UCT will award eight honorary degrees at its June and December graduations this year, the recipients drawn from the arts, economics, laws, m
edicine and science. They are Marlene Dumas, Jonathan Ellis, Nicholas Haysom, Basil Jones and Adrian Kohler, Allan Gray, David Sanders and Zakes Mda.
Artist Marlene Dumas will be presented with a Doctor of Fine Arts degree. Widely regarded as one of the most influential painters working today, Dumas has continuously explored the complex range of human emotions. Born in Cape Town, she obtained a fine arts degree from UCT's Michaelis School of Fine Art before continuing her studies in the Netherlands. Her work appears in collections in many countries, including South Africa, the US, Japan and across Europe.
British theoretical physicist Jonathan Ellis, hailed as one of the pioneers working at the interface between particle physics, astrophysics, cosmology and quantum gravity, will receive a Doctor of Science degree. Ellis - who in 1976 proposed techniques to find the elementary particular gluon - spent much of his scholarly career with the European Centre for Nuclear Research. Currently the Clerk Maxwell Professor of Theoretical Physics at King's College London, he has also made substantial contributions to physics in South Africa.
Allan Gray, the founder of Allan Gray Limited, the largest privately-owned investment management firm in Southern Africa, will receive a Doctor of Economic Science degree. Educated at Rhodes and Harvard, where he obtained an MBA, Gray has been described as arguably the most successful self-made South African business executive. A philanthropist who has consistently supported higher education in South Africa, he is renowned for his pioneering approach to investment.
Nicholas Haysom, who will be awarded a Doctor of Law degree, is a leading expert on constitutional processes and conflict resolution. A UCT law graduate, Haysom was directly involved as both a negotiator and an advisor in the negotiation of South Africa's interim and final constitutions. He served as then President Nelson Mandela's legal advisor, and in 2007 was appointed as political director in the executive office of the United Nations Secretary-General, advising on missions around the globe.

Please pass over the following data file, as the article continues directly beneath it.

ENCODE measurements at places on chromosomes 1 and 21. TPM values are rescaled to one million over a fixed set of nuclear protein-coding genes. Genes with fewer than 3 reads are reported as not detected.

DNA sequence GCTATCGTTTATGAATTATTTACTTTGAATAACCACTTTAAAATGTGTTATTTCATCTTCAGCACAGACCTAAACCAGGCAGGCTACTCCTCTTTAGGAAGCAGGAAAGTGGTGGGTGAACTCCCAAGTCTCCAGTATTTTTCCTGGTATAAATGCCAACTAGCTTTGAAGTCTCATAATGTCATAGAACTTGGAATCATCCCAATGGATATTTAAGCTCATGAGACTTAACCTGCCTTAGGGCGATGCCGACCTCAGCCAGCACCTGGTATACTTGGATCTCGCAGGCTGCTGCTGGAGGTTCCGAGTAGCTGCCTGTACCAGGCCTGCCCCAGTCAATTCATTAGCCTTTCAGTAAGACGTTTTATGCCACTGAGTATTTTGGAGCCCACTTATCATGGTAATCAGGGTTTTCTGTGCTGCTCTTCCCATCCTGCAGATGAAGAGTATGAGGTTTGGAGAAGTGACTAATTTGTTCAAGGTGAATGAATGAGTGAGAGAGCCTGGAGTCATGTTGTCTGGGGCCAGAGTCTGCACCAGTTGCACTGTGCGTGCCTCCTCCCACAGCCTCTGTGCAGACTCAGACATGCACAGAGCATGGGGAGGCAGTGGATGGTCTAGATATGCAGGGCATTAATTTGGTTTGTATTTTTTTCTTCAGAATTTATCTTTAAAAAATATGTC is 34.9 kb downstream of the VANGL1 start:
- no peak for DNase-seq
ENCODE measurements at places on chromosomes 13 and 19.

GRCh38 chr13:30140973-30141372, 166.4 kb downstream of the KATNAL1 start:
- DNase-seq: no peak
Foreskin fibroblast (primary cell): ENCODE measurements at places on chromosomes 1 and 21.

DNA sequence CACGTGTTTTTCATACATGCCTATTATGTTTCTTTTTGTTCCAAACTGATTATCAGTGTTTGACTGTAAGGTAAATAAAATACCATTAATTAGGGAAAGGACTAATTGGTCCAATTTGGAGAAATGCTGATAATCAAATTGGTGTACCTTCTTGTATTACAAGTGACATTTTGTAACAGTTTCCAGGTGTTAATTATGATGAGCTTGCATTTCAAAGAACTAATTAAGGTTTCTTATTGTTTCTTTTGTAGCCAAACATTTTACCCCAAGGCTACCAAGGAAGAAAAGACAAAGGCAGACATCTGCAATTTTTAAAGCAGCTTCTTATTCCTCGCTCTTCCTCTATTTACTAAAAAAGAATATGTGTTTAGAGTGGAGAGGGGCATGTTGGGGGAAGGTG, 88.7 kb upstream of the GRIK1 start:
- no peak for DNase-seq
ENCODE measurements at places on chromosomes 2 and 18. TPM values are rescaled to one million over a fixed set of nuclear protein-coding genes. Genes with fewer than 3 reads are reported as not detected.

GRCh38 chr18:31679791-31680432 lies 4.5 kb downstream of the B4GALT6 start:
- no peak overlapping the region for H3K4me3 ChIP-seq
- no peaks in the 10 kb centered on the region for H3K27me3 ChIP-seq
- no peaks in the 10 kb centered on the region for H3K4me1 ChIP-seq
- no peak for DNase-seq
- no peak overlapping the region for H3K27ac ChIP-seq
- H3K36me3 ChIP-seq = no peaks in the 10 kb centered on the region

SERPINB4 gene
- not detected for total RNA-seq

Basil Jones and Adrian Kohler of the Handspring Puppet Company will receive Doctor of Literature degrees, recognising their outstanding contributions to contemporary theatre. Both graduated from the Michaelis School of Fine Art at UCT in 1974, and established the company, along with two other graduates, in 1981. Handspring has since become one of the best known and respected puppet companies in the world, their collaboration with, among others, the Royal National Theatre's Warhorse project winning international acclaim.
Born and trained in Zimbabwe, David Sanders is an iconic figure in public health and was awarded a Doctor of Science in Medicine degree at the June graduation. Sanders' work has helped shape primary health care locally and internationally. Based at the University of the Western Cape, where he established South Africa's first and much-mimicked multidisciplinary master's programme in public health, he works on policy and service issues with national and international organisations, including the WHO and Save the Children.
Novelist, poet, playwright, painter, composer and film-maker, Zakes Mda was awarded a Doctor of Literature degree at the June graduation. Mda left the country at 14, when his father went into exile in 1963, returning to South Africa only after three decades. A key figure in South African literature, Mda now commutes between South Africa (where he serves as director of the South African Multimedia AIDS trust in Sophiatown) and the US, where he is a professor of creative writing at Ohio University. His many accolades include the Commonwealth Book Prize, and the Sunday Times Fiction Prize, while his 2004 novel, The Madonna of Excelsior, was one of the Top Ten South African Books Published in the Decade of Democracy.